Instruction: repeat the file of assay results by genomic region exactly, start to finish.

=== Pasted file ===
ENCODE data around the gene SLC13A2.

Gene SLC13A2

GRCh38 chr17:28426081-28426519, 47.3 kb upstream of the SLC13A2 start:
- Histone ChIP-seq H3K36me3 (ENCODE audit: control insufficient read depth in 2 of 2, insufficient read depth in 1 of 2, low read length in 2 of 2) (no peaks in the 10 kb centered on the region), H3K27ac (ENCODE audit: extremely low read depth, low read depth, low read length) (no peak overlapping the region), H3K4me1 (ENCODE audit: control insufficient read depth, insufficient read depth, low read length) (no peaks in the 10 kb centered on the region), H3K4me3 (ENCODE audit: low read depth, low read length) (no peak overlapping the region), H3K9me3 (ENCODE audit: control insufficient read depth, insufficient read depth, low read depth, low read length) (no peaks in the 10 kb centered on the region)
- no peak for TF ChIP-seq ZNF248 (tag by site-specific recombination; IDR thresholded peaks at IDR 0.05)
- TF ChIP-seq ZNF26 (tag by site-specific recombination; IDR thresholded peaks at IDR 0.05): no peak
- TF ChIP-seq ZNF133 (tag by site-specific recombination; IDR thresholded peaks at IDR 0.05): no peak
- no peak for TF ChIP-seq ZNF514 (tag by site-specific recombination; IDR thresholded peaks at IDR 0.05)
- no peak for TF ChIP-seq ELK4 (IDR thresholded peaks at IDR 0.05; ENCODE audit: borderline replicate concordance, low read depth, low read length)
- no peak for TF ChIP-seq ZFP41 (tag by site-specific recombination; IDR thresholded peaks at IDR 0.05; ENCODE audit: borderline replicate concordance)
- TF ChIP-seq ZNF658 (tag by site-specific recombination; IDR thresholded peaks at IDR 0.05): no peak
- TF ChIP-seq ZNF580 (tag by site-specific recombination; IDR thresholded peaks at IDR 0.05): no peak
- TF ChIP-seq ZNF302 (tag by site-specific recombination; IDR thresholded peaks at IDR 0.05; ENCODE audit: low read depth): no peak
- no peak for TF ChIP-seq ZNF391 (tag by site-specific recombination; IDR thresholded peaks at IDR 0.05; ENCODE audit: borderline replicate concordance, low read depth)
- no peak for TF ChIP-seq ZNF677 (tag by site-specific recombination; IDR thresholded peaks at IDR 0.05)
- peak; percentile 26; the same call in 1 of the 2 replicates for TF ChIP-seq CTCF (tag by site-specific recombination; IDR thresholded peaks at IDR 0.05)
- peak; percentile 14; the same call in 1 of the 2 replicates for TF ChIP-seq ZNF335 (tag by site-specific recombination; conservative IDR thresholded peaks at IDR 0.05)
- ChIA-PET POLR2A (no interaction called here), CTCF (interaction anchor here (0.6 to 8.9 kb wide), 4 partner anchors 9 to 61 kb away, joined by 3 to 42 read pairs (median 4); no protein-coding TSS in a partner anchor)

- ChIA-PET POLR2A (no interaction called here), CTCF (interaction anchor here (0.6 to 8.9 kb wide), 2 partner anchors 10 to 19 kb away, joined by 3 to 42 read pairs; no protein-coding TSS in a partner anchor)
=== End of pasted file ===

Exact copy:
ENCODE data around the gene SLC13A2.

Gene SLC13A2

GRCh38 chr17:28426081-28426519, 47.3 kb upstream of the SLC13A2 start:
- Histone ChIP-seq H3K36me3 (ENCODE audit: control insufficient read depth in 2 of 2, insufficient read depth in 1 of 2, low read length in 2 of 2) (no peaks in the 10 kb centered on the region), H3K27ac (ENCODE audit: extremely low read depth, low read depth, low read length) (no peak overlapping the region), H3K4me1 (ENCODE audit: control insufficient read depth, insufficient read depth, low read length) (no peaks in the 10 kb centered on the region), H3K4me3 (ENCODE audit: low read depth, low read length) (no peak overlapping the region), H3K9me3 (ENCODE audit: control insufficient read depth, insufficient read depth, low read depth, low read length) (no peaks in the 10 kb centered on the region)
- no peak for TF ChIP-seq ZNF248 (tag by site-specific recombination; IDR thresholded peaks at IDR 0.05)
- TF ChIP-seq ZNF26 (tag by site-specific recombination; IDR thresholded peaks at IDR 0.05): no peak
- TF ChIP-seq ZNF133 (tag by site-specific recombination; IDR thresholded peaks at IDR 0.05): no peak
- no peak for TF ChIP-seq ZNF514 (tag by site-specific recombination; IDR thresholded peaks at IDR 0.05)
- no peak for TF ChIP-seq ELK4 (IDR thresholded peaks at IDR 0.05; ENCODE audit: borderline replicate concordance, low read depth, low read length)
- no peak for TF ChIP-seq ZFP41 (tag by site-specific recombination; IDR thresholded peaks at IDR 0.05; ENCODE audit: borderline replicate concordance)
- TF ChIP-seq ZNF658 (tag by site-specific recombination; IDR thresholded peaks at IDR 0.05): no peak
- TF ChIP-seq ZNF580 (tag by site-specific recombination; IDR thresholded peaks at IDR 0.05): no peak
- TF ChIP-seq ZNF302 (tag by site-specific recombination; IDR thresholded peaks at IDR 0.05; ENCODE audit: low read depth): no peak
- no peak for TF ChIP-seq ZNF391 (tag by site-specific recombination; IDR thresholded peaks at IDR 0.05; ENCODE audit: borderline replicate concordance, low read depth)
- no peak for TF ChIP-seq ZNF677 (tag by site-specific recombination; IDR thresholded peaks at IDR 0.05)
- peak; percentile 26; the same call in 1 of the 2 replicates for TF ChIP-seq CTCF (tag by site-specific recombination; IDR thresholded peaks at IDR 0.05)
- peak; percentile 14; the same call in 1 of the 2 replicates for TF ChIP-seq ZNF335 (tag by site-specific recombination; conservative IDR thresholded peaks at IDR 0.05)
- ChIA-PET POLR2A (no interaction called here), CTCF (interaction anchor here (0.6 to 8.9 kb wide), 4 partner anchors 9 to 61 kb away, joined by 3 to 42 read pairs (median 4); no protein-coding TSS in a partner anchor)

- ChIA-PET POLR2A (no interaction called here), CTCF (interaction anchor here (0.6 to 8.9 kb wide), 2 partner anchors 10 to 19 kb away, joined by 3 to 42 read pairs; no protein-coding TSS in a partner anchor)